(Photo by Walt Disney Studios Motion Pictures / © Marvel / courtesy Everett Collection)All Brie Larson Movies Ranked by TomatometerBefore she landed at the forefront of comic-book movies with Captain Marvel, Brie Larson stood out in another superhero movie of a more hipster variety: Scott Pilgrim vs. The World. That Edgar Wright-directed, Michael Cera-starring, would-be blockbuster had a cast like a who s who of up-and-coming actors, career momentum that Larson transferred into an impressive run of Certified Fresh hits. These include 21 Jump Street, Short Term 12, Kong: Skull Island, and, of course, Room, which led Larson to a Best Actress Oscar win.Between Captain Marvel and Avengers: Endgame, she directed her first feature Unicorn Store. Larson s latest is Just Mercy, co-starring Michael B. Jordan and Jamie Foxx: See where it places in when we rank all Brie Larson movies by Tomatometer! If you have a suggestion for a movie or show you think we should do an episode on, let us know in the comments, or email us at rtiswrong@rottentomatoes.com.Meet the hostsJacqueline Coley is an editor at Rotten Tomatoes, with a focus on awards and indie coverage but with a passion for everything, from the MCU to musicals and period pieces. Coley is a regular moderator at conventions and other events, can be seen on Access Hollywood and other shows, and will not stand Constantine slander of any kind. Follow Jacqueline on Twitter: @THATjacqueline.Mark Ellis is a comedian and contributing editor for Rotten Tomatoes. He currently hosts the Rotten Tomatoes series Versus, among others, and can be seen co-hosting the sports entertainment phenomenon Movie Trivia Schmoedown. His favorite Star Wars movie is Jedi (guess which one!), his favorite person is actually a dog (his beloved stepdaughter Mollie), and – thanks to this podcast – he s about to watch Burlesque for the first time in his life. Follow Mark on Twitter: @markellislive.On an Apple device? Follow Rotten Tomatoes on Apple News.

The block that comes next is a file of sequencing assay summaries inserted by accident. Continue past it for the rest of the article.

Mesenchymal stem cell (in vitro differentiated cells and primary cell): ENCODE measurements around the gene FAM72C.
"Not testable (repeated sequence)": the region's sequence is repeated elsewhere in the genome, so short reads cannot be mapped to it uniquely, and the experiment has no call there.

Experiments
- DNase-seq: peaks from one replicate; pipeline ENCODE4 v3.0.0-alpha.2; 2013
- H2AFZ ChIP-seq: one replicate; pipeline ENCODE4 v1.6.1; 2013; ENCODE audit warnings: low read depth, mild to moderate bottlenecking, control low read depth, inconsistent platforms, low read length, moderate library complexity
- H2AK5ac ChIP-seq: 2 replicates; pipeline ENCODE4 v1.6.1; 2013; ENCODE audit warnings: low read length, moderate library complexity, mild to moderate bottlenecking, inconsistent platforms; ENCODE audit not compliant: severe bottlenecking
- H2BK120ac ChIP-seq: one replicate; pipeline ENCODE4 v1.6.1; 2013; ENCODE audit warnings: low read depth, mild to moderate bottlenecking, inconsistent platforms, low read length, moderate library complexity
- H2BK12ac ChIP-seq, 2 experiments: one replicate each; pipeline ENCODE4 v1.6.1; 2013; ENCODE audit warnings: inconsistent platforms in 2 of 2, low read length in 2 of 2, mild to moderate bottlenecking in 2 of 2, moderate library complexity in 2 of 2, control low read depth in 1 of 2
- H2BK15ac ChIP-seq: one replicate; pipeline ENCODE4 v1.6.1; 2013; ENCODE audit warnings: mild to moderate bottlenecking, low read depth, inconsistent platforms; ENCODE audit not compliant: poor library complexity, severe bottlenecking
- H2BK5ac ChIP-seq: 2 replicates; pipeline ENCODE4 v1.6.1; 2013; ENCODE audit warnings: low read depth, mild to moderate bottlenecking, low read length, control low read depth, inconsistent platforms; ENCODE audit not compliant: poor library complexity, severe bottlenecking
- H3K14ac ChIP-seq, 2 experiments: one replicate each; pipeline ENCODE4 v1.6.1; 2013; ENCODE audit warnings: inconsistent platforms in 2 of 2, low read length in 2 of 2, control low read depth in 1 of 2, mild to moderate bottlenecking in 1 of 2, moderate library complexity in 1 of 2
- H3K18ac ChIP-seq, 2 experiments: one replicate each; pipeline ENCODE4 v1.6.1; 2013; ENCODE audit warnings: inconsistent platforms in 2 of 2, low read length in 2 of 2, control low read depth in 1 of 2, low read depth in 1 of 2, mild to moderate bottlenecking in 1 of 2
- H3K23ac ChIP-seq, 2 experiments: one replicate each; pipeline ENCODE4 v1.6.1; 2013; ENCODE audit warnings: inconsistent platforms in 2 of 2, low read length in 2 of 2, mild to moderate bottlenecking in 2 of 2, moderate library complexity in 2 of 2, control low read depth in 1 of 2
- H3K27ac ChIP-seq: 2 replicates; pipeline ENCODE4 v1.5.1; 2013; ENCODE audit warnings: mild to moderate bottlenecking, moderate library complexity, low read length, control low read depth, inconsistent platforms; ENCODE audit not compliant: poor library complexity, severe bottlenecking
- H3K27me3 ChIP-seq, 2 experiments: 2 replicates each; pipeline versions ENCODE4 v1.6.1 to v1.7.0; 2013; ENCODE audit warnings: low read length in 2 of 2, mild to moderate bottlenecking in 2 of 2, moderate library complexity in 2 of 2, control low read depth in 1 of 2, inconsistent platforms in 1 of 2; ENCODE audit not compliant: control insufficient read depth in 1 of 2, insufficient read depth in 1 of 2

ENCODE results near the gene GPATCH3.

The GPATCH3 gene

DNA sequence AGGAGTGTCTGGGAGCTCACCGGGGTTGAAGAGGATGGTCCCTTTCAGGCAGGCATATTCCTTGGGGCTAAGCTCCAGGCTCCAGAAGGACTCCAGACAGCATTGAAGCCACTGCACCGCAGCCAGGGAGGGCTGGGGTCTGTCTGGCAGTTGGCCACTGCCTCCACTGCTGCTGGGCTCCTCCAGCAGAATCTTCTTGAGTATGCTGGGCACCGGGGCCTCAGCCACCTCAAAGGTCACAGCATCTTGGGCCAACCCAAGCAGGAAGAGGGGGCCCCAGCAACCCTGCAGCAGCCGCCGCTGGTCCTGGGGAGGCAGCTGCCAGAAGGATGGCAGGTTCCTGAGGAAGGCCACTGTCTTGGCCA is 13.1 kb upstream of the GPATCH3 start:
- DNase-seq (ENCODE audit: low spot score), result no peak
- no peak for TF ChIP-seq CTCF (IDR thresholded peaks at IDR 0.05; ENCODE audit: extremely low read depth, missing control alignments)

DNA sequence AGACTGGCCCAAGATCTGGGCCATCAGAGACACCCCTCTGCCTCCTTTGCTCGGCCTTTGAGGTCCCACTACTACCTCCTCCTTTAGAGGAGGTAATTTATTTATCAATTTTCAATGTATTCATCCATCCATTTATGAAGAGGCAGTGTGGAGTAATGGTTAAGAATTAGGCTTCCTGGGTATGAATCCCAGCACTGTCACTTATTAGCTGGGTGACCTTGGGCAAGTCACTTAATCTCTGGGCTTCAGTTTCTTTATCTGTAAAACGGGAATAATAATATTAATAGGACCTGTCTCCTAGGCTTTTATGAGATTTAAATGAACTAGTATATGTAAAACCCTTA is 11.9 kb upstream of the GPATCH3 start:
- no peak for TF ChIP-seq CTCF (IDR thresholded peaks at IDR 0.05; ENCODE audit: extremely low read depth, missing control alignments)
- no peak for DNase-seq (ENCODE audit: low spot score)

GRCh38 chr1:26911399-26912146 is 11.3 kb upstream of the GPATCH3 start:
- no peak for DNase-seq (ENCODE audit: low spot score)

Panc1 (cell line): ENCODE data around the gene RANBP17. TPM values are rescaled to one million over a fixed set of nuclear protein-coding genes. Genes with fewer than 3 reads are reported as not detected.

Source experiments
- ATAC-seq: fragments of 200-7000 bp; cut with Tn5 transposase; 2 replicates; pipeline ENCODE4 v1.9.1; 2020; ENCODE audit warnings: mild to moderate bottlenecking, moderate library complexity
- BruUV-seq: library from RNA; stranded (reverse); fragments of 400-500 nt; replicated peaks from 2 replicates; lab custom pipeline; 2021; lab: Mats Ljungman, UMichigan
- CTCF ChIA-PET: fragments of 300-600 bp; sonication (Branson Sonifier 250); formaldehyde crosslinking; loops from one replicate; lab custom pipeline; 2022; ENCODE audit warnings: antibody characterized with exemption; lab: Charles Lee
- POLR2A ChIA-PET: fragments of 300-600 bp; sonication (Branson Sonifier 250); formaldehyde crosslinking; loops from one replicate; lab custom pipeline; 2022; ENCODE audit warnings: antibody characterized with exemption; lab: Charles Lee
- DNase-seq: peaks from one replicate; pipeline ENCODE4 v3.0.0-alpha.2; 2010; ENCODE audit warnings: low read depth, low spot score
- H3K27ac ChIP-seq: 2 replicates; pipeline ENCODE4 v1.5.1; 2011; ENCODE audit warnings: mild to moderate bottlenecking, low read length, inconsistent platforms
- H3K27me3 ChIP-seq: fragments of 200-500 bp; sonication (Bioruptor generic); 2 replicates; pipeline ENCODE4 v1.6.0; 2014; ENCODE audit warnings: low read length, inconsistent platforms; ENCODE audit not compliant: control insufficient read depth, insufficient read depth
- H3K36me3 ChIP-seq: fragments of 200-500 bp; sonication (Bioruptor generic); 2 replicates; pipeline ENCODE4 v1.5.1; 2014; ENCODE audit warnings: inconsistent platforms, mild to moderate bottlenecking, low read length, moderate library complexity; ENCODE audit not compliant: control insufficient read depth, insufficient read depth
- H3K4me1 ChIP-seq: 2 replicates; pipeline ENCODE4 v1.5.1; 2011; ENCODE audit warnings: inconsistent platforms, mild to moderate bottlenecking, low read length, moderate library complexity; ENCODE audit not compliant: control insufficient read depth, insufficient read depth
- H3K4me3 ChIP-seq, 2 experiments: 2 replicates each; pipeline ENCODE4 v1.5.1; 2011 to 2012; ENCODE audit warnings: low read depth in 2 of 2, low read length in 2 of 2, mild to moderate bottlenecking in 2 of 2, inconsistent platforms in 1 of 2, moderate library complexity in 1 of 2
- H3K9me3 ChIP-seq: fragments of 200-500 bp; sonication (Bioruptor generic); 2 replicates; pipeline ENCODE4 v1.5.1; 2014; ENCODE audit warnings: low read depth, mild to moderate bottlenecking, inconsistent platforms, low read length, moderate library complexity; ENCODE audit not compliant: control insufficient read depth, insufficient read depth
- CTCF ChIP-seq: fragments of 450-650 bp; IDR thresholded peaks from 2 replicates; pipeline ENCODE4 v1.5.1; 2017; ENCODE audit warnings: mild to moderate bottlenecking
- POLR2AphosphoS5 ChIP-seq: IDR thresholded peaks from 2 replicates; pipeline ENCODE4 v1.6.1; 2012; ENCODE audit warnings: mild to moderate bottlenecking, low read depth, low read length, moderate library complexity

2021-11-30